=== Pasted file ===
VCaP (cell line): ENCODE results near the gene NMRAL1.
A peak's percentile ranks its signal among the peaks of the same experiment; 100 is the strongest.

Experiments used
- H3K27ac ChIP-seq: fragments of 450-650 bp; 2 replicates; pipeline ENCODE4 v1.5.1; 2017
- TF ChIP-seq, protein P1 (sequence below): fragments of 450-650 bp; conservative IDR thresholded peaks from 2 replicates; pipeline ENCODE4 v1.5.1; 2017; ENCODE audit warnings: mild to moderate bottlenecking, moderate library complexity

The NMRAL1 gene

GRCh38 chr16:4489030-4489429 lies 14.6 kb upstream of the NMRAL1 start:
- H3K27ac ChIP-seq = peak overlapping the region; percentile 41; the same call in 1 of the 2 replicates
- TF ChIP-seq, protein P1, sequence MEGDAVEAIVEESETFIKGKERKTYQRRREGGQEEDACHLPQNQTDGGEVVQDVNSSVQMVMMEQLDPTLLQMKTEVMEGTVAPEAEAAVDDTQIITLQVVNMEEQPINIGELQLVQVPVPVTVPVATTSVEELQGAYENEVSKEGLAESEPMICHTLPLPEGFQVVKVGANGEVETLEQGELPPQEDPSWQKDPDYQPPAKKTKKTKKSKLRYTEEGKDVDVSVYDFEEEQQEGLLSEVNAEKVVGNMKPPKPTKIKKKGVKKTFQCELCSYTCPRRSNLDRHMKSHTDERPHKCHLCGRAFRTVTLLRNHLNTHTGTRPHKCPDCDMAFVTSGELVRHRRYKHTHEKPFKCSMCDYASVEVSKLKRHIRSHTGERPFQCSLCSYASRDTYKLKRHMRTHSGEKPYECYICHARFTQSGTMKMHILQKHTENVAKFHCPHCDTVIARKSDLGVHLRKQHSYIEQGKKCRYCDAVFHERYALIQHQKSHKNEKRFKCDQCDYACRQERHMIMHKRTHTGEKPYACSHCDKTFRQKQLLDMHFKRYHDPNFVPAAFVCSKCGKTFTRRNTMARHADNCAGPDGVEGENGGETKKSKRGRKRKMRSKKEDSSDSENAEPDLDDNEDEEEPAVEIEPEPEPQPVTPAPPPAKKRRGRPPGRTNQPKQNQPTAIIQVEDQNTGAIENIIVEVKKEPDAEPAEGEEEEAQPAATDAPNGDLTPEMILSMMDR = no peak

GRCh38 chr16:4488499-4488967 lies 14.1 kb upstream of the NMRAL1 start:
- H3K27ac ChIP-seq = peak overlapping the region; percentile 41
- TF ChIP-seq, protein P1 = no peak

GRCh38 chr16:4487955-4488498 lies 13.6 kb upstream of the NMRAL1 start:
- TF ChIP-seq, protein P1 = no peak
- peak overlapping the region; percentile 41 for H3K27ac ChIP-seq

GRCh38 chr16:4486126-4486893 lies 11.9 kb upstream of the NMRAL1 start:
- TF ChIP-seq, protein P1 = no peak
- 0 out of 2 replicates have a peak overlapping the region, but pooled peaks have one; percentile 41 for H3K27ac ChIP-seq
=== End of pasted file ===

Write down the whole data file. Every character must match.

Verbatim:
VCaP (cell line): ENCODE results near the gene NMRAL1.
A peak's percentile ranks its signal among the peaks of the same experiment; 100 is the strongest.

Experiments used
- H3K27ac ChIP-seq: fragments of 450-650 bp; 2 replicates; pipeline ENCODE4 v1.5.1; 2017
- TF ChIP-seq, protein P1 (sequence below): fragments of 450-650 bp; conservative IDR thresholded peaks from 2 replicates; pipeline ENCODE4 v1.5.1; 2017; ENCODE audit warnings: mild to moderate bottlenecking, moderate library complexity

The NMRAL1 gene

GRCh38 chr16:4489030-4489429 lies 14.6 kb upstream of the NMRAL1 start:
- H3K27ac ChIP-seq = peak overlapping the region; percentile 41; the same call in 1 of the 2 replicates
- TF ChIP-seq, protein P1, sequence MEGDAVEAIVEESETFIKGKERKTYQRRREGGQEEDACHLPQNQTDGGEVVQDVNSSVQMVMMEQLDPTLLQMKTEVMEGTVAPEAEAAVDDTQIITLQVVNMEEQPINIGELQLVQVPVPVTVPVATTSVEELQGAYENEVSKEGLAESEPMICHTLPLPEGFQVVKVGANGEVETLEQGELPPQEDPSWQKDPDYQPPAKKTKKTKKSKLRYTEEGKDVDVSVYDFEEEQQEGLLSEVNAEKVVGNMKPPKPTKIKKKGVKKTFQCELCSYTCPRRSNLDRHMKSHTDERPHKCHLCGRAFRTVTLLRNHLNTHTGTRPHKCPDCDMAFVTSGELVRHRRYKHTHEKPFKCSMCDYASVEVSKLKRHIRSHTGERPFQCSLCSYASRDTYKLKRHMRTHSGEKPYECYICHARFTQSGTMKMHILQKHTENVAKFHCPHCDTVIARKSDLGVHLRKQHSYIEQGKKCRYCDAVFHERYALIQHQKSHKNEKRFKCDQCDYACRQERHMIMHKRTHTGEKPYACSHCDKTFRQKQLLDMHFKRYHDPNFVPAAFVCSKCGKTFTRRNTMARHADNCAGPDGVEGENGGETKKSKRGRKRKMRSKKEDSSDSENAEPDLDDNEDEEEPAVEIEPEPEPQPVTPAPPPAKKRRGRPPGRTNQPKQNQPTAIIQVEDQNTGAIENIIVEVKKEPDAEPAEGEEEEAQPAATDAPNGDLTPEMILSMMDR = no peak

GRCh38 chr16:4488499-4488967 lies 14.1 kb upstream of the NMRAL1 start:
- H3K27ac ChIP-seq = peak overlapping the region; percentile 41
- TF ChIP-seq, protein P1 = no peak

GRCh38 chr16:4487955-4488498 lies 13.6 kb upstream of the NMRAL1 start:
- TF ChIP-seq, protein P1 = no peak
- peak overlapping the region; percentile 41 for H3K27ac ChIP-seq

GRCh38 chr16:4486126-4486893 lies 11.9 kb upstream of the NMRAL1 start:
- TF ChIP-seq, protein P1 = no peak
- 0 out of 2 replicates have a peak overlapping the region, but pooled peaks have one; percentile 41 for H3K27ac ChIP-seq